The Virtual 2020 Secular AA Conference
By bob k
On Saturday, December 5th, ICSAA (International Conference of Secular AA) held a condensed version of the biennial conference that was scheduled to take place LIVE in Washington, D.C. Covid-19 caused that event to be postponed until 2021. Previous venues for the same event were Toronto (2018), Austin (2016), and Santa Monica (2014)
Of necessity, my report will be superficial. The various panels are information-packed and I encourage one and all to follow the links to these remarkable presentations.
Perhaps you’ll find the enthusiasm of the panelists contagious. If you missed the event, take this opportunity for a do-over.
In introducing the keynote speaker, the chairperson said “This is a big deal!”
Dr. Koob is the Director of the National Institute on Alcohol Abuse and Alcoholism. The NIAAA is one of 27 separate institutions and centers that comprise The National Institute of Health. One of the other Directors, Anthony Faucci, has been on TV a lot in 2020. Dr. Koob is an internationally-recognized expert on alcohol and stress, and the neurobiology of alcohol and drug addiction. He’s an executive now but at heart, he’s a scientist.
We in secular AA tend to have an interest in science, and Dr. Koob brings us a good deal of that within a short presentation.
His department has some very up-to-date surveys and there have been changes in alcohol consumption in the pandemic months. Dr. Koob brings us some women’s progress that’s not good. Women are narrowing the gender gap in alcohol abuse numbers.
The Covid effect of increased drinking due to stress is greater for females. Folks reporting higher stress levels are showing marked increases in binge drinking. As we all know, alcohol consumption generates behavioral disinhibition. Drinkers are less likely to obey social distancing guidelines.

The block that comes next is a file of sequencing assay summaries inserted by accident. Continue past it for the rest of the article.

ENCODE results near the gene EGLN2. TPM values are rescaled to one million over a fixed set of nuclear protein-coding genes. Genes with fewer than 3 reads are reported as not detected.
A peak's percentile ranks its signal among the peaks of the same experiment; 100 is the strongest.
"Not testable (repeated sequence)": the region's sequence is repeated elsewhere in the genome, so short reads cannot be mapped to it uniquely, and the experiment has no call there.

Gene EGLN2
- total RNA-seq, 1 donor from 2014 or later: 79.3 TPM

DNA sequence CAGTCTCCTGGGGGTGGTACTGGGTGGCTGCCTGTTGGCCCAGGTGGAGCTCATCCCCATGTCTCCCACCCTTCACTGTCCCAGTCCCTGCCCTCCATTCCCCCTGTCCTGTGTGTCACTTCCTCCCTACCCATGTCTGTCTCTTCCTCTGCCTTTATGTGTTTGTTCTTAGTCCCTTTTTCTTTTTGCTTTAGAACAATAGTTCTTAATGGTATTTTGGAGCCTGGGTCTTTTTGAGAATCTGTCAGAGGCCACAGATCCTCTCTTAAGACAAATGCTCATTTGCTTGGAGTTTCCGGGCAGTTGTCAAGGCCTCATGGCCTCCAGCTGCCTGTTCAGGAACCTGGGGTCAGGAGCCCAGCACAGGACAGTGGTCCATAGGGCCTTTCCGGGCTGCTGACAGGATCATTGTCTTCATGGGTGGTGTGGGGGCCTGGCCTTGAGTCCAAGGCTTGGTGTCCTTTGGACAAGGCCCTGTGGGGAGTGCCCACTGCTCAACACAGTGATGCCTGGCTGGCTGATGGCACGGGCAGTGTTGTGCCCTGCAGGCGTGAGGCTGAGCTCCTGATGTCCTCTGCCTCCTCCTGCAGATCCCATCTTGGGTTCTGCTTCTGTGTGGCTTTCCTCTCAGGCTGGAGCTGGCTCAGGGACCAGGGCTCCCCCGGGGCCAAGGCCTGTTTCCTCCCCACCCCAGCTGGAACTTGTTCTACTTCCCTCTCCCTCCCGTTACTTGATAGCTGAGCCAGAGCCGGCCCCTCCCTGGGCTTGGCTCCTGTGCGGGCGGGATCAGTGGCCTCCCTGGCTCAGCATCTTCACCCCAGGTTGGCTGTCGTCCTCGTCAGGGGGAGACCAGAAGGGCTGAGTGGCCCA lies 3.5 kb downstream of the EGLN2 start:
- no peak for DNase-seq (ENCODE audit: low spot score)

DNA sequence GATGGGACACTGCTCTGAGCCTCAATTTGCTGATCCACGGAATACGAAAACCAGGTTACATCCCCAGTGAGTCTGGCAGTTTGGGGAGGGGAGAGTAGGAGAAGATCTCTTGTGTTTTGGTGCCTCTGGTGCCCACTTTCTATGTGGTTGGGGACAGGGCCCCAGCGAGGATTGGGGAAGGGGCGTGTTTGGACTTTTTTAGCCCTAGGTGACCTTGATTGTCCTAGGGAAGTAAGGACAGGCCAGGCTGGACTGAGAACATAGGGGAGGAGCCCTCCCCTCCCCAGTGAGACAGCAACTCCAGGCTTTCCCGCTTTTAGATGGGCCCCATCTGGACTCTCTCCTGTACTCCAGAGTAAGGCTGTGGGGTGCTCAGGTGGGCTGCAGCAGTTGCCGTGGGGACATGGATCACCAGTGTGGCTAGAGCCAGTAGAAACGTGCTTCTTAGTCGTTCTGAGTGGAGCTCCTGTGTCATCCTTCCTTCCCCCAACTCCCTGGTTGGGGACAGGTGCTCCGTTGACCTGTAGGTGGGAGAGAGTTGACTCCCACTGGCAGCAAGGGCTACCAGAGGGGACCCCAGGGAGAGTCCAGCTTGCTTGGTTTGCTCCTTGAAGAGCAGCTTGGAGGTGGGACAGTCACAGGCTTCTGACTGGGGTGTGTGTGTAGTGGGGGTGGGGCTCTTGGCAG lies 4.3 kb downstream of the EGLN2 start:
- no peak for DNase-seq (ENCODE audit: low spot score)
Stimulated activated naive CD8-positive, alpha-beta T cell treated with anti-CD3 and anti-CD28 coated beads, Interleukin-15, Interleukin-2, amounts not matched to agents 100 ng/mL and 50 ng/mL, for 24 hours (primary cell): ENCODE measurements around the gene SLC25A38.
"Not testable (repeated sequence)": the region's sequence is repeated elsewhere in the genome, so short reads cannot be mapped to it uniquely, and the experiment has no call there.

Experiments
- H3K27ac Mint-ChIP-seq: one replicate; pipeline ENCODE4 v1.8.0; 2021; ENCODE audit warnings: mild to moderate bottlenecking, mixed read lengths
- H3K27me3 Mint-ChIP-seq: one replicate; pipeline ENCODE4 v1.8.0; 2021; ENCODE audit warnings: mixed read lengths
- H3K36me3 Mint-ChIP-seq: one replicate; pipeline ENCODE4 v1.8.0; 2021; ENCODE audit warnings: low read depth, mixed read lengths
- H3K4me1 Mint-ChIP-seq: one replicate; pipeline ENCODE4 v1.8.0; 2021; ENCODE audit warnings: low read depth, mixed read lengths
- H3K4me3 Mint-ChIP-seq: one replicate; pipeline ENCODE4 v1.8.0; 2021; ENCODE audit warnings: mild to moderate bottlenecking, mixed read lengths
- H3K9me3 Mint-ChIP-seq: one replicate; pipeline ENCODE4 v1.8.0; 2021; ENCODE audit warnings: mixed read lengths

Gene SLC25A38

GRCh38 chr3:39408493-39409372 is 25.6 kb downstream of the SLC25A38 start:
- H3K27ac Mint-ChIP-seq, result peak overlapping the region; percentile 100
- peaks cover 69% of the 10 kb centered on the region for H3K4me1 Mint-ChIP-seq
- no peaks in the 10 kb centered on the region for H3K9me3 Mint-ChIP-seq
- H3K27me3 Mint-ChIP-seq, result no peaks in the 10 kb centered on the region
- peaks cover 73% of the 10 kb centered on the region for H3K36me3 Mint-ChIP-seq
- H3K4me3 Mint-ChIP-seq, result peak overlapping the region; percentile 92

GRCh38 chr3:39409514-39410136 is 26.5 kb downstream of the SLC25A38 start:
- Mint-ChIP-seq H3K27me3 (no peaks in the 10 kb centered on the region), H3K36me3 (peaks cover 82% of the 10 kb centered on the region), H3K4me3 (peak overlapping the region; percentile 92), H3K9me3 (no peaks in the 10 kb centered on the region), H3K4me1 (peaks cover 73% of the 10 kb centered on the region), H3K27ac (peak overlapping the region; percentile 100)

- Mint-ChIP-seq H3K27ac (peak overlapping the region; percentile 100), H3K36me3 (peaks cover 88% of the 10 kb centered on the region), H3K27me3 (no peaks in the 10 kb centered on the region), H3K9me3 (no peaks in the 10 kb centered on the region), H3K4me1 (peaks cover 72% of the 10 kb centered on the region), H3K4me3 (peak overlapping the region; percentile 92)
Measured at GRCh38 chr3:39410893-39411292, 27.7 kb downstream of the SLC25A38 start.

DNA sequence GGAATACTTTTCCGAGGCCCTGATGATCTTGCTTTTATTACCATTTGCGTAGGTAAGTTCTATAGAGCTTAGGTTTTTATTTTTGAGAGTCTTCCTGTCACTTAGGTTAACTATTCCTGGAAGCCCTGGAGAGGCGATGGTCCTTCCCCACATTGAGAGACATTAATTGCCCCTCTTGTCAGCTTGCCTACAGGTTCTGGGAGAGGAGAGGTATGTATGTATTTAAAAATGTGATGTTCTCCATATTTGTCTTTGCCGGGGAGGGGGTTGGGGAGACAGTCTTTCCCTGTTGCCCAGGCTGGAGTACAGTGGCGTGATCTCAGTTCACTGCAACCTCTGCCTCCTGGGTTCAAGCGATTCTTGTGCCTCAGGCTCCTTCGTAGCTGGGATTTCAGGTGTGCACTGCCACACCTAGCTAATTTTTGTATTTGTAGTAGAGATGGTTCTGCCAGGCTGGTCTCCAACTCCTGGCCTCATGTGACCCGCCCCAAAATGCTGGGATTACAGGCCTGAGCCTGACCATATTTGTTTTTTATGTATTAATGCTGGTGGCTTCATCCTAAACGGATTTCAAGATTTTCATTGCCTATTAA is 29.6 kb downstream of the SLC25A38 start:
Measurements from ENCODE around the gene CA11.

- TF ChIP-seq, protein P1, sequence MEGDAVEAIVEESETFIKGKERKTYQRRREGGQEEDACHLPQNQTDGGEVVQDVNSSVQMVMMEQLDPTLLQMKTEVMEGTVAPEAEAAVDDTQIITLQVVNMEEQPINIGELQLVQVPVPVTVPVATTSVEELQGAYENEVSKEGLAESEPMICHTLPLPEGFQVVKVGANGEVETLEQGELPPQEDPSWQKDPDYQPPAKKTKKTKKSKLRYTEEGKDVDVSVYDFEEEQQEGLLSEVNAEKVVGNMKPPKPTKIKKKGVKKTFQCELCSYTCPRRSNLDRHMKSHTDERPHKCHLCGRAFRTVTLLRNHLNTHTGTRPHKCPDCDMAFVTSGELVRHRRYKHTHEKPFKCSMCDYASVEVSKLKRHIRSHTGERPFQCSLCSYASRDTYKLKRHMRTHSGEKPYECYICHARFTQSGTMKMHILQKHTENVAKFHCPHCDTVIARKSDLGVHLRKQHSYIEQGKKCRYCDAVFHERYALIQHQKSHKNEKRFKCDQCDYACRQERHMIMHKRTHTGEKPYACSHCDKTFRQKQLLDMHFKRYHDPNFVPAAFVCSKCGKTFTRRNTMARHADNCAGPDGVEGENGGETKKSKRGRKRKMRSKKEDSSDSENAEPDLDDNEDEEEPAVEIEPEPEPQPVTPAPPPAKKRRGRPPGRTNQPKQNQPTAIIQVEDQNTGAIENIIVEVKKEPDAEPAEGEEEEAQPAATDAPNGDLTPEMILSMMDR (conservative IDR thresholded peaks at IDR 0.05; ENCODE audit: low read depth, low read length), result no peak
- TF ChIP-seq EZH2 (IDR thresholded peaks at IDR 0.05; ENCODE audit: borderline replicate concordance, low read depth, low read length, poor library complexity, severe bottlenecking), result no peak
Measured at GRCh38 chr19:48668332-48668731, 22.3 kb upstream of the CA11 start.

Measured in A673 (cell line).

One thing we do not know in the Zoom era is the overall effect on recovery rates of the lack of in-the-flesh gatherings. These issues are also addressed by Dr. Koob, and also in the treatment professionals panel.
The psychiatrist ends with a shoutout to AA, shown through research to be as effective as any behavioral therapies and ahead in generating abstinence.
Thank you, Committee. This was indeed a big deal!!
Audio Link: Dr Koob
Are Gender Bias and Sexism Holding AA Back?
Three passionate women presented an unsurprising answer. Toronto’s own Joe C. turned over proceedings over to Marya Hornbacher, award-winning journalist and best-selling author. Marya humbly took a minor role and made the shortest presentation. Beth H. and Heather C. were the other panelists. Here are some sound bites touching on a few of the many points that were hammered home.
Females feel shut out by both the literature and the fellowship.
AA is not universal. There is one dominant experience — that of the cisgender male — white, Christian, and privileged.
AA sets out a program that, through religion, humbles the “typical alcoholic” described as narcissistic, egocentric, grandiose, and having feelings of omnipotence.
Women are socialized to a different personality.
60 – 80% of women entering treatment have been victims of trauma.
Women coming to AA are asked to check their feminism at the door.
“Apologizing for being in the way when someone has stepped on our toes” is not the answer for everyone.
One person’s character defect is another’s survival skill.
The steps are an outdated, male hetero, faith-based model. Particularly 4-9 might not only be helpful, but damaging.
There are no outside issues.
Audio Link: Gender Bias & Sexism
Is It Ever Okay to Leave AA?
This is a debate about whether or not the secular groups should leave AA. Two extremely bright, well-spoken gentlemen presented an argument that might have been more feisty, save for the fact that the two opponents share an obvious mutual respect and affection.
John Huey of the D.C. area presented the case for secular AA severing itself from traditional AA.
John has over 30 years sobriety and is a writer who has contributed several essays on recovery to various atheist/agnostic websites.